You Are Dirt. And You’re Going To Be Dirt.

“Remember that you are dust, and to dust you shall return. Repent and believe the gospel.”

That’s depressing as hell. “Happy Ash Wednesday!” Said no one, ever.

These words, at the heart of the Ash Wednesday liturgy, are abrupt and harsh. They force us to think about that which we normally spend time and energy avoiding—death. We don’t like being reminded that we’re mortal, that there’s this looming end for us, that our lives will cease to be.

Our fear of death leads us to find ways to mask our mortality. We pay for makeup, anti-aging creams, hair dyes, and medical procedures that we hope will make us look younger. We laugh at death when we joke about our age. Ha! This birthday I got an AARP card invitation in the mail. Time to use that senior discount! We entertain ourselves with sacry movies that are about out running death.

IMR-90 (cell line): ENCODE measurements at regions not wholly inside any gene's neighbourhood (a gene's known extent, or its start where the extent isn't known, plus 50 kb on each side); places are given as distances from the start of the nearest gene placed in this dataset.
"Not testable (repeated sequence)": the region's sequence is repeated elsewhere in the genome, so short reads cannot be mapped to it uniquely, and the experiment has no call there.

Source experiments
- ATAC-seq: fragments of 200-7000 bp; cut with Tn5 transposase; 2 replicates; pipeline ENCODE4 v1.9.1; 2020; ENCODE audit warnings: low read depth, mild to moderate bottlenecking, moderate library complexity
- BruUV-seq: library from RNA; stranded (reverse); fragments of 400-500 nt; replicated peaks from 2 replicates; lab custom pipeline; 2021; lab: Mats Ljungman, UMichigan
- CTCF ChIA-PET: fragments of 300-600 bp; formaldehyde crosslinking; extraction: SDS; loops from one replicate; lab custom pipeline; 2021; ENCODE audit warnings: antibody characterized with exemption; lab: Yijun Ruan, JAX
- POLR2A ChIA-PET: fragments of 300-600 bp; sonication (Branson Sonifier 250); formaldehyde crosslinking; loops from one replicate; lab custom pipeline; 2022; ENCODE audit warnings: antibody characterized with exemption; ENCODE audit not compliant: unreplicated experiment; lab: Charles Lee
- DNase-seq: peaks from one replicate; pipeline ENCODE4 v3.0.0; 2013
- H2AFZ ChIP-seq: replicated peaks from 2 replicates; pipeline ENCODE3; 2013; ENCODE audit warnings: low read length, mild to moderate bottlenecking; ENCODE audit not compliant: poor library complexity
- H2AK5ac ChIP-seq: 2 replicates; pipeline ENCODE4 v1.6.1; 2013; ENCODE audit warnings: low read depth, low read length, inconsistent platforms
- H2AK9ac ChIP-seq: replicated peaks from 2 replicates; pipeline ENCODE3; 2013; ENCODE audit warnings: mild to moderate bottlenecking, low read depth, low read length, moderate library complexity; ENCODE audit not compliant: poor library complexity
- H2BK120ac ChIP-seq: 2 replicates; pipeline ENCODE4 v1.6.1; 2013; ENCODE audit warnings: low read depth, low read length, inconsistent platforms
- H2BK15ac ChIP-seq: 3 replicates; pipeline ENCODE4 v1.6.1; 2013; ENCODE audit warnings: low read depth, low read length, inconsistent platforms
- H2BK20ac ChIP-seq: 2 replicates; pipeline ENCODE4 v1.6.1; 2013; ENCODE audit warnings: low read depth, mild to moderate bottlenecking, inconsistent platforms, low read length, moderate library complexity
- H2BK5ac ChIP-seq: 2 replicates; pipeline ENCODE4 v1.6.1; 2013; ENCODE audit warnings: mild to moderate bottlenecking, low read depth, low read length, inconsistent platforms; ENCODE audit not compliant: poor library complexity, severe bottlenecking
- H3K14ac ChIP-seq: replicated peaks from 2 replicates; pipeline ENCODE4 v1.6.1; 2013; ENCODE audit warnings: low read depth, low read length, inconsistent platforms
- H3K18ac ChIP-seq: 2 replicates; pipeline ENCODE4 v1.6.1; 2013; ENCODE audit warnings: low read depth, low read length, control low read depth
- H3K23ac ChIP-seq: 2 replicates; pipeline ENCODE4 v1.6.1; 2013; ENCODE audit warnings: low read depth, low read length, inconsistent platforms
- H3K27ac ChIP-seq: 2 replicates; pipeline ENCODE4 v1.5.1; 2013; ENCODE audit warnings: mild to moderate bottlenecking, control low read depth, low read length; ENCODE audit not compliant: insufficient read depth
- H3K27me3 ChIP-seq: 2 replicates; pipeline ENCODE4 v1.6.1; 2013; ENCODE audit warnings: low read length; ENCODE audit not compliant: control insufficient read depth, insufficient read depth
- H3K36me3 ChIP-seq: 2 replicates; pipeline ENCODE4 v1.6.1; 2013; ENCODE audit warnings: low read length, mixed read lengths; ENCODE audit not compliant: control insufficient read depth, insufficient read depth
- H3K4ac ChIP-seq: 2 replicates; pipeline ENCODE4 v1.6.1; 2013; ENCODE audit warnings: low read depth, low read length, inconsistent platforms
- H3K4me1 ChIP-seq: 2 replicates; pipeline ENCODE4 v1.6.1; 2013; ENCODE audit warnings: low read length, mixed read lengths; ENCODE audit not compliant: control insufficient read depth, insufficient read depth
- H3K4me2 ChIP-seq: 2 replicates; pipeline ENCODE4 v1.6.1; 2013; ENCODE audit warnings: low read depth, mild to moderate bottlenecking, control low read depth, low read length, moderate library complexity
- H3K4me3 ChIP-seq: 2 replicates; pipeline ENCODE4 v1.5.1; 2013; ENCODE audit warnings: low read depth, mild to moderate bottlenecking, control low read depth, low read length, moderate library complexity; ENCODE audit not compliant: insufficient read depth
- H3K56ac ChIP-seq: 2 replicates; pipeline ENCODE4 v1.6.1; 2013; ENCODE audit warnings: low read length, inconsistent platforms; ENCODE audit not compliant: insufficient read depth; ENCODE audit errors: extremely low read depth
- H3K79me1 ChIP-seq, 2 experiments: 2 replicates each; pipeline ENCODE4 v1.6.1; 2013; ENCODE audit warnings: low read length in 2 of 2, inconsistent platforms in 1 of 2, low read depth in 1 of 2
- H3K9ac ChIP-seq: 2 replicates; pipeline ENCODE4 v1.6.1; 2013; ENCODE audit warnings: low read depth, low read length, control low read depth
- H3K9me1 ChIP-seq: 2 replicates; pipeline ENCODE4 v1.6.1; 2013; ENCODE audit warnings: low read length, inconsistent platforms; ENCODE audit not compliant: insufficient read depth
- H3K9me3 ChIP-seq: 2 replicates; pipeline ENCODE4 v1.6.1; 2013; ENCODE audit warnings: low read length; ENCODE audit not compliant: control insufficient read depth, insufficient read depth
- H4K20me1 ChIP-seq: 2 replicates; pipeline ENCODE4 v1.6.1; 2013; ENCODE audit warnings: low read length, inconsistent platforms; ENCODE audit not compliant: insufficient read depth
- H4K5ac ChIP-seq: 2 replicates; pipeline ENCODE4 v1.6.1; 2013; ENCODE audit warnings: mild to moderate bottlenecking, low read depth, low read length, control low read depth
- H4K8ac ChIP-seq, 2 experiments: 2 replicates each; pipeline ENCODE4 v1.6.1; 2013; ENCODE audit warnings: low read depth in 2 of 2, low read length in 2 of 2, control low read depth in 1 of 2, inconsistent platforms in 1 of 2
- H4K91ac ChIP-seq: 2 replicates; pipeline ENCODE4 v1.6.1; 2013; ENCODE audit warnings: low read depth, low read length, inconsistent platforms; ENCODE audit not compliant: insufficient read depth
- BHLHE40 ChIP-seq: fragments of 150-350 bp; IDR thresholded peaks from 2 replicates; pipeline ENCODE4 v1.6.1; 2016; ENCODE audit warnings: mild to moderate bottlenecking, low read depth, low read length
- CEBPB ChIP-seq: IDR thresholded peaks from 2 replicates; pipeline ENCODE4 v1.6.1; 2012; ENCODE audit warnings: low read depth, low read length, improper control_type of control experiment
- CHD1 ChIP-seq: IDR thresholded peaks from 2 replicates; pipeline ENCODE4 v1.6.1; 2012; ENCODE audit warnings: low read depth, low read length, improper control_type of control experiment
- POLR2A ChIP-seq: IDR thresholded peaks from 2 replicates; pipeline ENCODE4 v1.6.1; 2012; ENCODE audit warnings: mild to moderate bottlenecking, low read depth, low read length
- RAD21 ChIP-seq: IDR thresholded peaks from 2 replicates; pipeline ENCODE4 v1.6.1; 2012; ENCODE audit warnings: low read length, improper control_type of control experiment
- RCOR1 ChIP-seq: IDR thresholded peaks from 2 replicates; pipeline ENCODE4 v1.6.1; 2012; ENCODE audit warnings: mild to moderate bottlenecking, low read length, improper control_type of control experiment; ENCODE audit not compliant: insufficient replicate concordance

Ash Wednesday cuts through all that deflection and says, “You are dirt, and you are going to be dirt.”

But then the liturgy immediately offers more, “Repent and believe the gospel.”

“Repent” literally means “turn around and go the other way.” In this context (and really in every context), repent means to stop being afraid. You might associate repentance with sin and think that to repent means to stop sinning. But if you look deeper, you’ll find that fear is at the heart of all sin.

So repent, stop being afraid, and believe the gospel. What is the gospel?

See, I’ve already lost so many friends at this point in this post, because the post is just too churchy. So many people I know want nothing to do with Christianity, and rightfully so. The church, which claims to house the faith, has hurt them too long and too deeply for them to see words like “repent” or “sin” or “the gospel.” Frankly, I somewhat count myself among them.